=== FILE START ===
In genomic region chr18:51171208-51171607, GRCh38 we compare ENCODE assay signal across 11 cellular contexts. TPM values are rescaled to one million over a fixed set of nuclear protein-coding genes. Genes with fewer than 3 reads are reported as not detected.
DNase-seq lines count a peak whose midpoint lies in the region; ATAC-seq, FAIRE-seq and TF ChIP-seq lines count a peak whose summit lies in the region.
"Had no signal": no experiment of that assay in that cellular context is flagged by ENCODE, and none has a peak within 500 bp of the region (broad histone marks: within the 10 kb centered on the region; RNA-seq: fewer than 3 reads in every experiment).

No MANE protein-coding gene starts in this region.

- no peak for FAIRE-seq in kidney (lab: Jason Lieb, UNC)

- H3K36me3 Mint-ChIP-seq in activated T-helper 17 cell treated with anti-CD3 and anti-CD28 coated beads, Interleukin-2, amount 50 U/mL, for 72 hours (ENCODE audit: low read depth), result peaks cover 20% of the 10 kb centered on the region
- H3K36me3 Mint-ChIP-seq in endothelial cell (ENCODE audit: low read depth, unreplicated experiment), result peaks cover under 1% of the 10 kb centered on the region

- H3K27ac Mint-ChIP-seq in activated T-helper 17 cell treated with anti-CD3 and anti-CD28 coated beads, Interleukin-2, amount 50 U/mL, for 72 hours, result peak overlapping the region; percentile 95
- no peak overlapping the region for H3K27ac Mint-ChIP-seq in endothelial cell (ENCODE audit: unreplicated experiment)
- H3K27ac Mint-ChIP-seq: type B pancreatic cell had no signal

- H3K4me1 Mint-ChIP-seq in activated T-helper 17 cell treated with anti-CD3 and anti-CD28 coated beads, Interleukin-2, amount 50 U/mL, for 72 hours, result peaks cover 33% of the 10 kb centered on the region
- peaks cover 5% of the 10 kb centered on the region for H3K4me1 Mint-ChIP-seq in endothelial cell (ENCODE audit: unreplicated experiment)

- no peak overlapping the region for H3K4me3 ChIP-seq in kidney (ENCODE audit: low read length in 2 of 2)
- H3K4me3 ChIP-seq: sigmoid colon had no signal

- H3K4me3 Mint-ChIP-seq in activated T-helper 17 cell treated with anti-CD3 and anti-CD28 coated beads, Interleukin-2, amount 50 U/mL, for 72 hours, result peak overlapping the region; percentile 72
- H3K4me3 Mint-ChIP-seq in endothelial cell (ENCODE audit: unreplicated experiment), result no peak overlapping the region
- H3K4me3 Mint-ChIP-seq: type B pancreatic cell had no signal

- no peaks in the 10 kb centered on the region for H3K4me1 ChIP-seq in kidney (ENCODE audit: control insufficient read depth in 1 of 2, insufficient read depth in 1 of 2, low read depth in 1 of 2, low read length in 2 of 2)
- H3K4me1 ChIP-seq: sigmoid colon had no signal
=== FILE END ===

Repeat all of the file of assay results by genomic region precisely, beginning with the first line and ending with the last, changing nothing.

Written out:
In genomic region chr18:51171208-51171607, GRCh38 we compare ENCODE assay signal across 11 cellular contexts. TPM values are rescaled to one million over a fixed set of nuclear protein-coding genes. Genes with fewer than 3 reads are reported as not detected.
DNase-seq lines count a peak whose midpoint lies in the region; ATAC-seq, FAIRE-seq and TF ChIP-seq lines count a peak whose summit lies in the region.
"Had no signal": no experiment of that assay in that cellular context is flagged by ENCODE, and none has a peak within 500 bp of the region (broad histone marks: within the 10 kb centered on the region; RNA-seq: fewer than 3 reads in every experiment).

No MANE protein-coding gene starts in this region.

- no peak for FAIRE-seq in kidney (lab: Jason Lieb, UNC)

- H3K36me3 Mint-ChIP-seq in activated T-helper 17 cell treated with anti-CD3 and anti-CD28 coated beads, Interleukin-2, amount 50 U/mL, for 72 hours (ENCODE audit: low read depth), result peaks cover 20% of the 10 kb centered on the region
- H3K36me3 Mint-ChIP-seq in endothelial cell (ENCODE audit: low read depth, unreplicated experiment), result peaks cover under 1% of the 10 kb centered on the region

- H3K27ac Mint-ChIP-seq in activated T-helper 17 cell treated with anti-CD3 and anti-CD28 coated beads, Interleukin-2, amount 50 U/mL, for 72 hours, result peak overlapping the region; percentile 95
- no peak overlapping the region for H3K27ac Mint-ChIP-seq in endothelial cell (ENCODE audit: unreplicated experiment)
- H3K27ac Mint-ChIP-seq: type B pancreatic cell had no signal

- H3K4me1 Mint-ChIP-seq in activated T-helper 17 cell treated with anti-CD3 and anti-CD28 coated beads, Interleukin-2, amount 50 U/mL, for 72 hours, result peaks cover 33% of the 10 kb centered on the region
- peaks cover 5% of the 10 kb centered on the region for H3K4me1 Mint-ChIP-seq in endothelial cell (ENCODE audit: unreplicated experiment)

- no peak overlapping the region for H3K4me3 ChIP-seq in kidney (ENCODE audit: low read length in 2 of 2)
- H3K4me3 ChIP-seq: sigmoid colon had no signal

- H3K4me3 Mint-ChIP-seq in activated T-helper 17 cell treated with anti-CD3 and anti-CD28 coated beads, Interleukin-2, amount 50 U/mL, for 72 hours, result peak overlapping the region; percentile 72
- H3K4me3 Mint-ChIP-seq in endothelial cell (ENCODE audit: unreplicated experiment), result no peak overlapping the region
- H3K4me3 Mint-ChIP-seq: type B pancreatic cell had no signal

- no peaks in the 10 kb centered on the region for H3K4me1 ChIP-seq in kidney (ENCODE audit: control insufficient read depth in 1 of 2, insufficient read depth in 1 of 2, low read depth in 1 of 2, low read length in 2 of 2)
- H3K4me1 ChIP-seq: sigmoid colon had no signal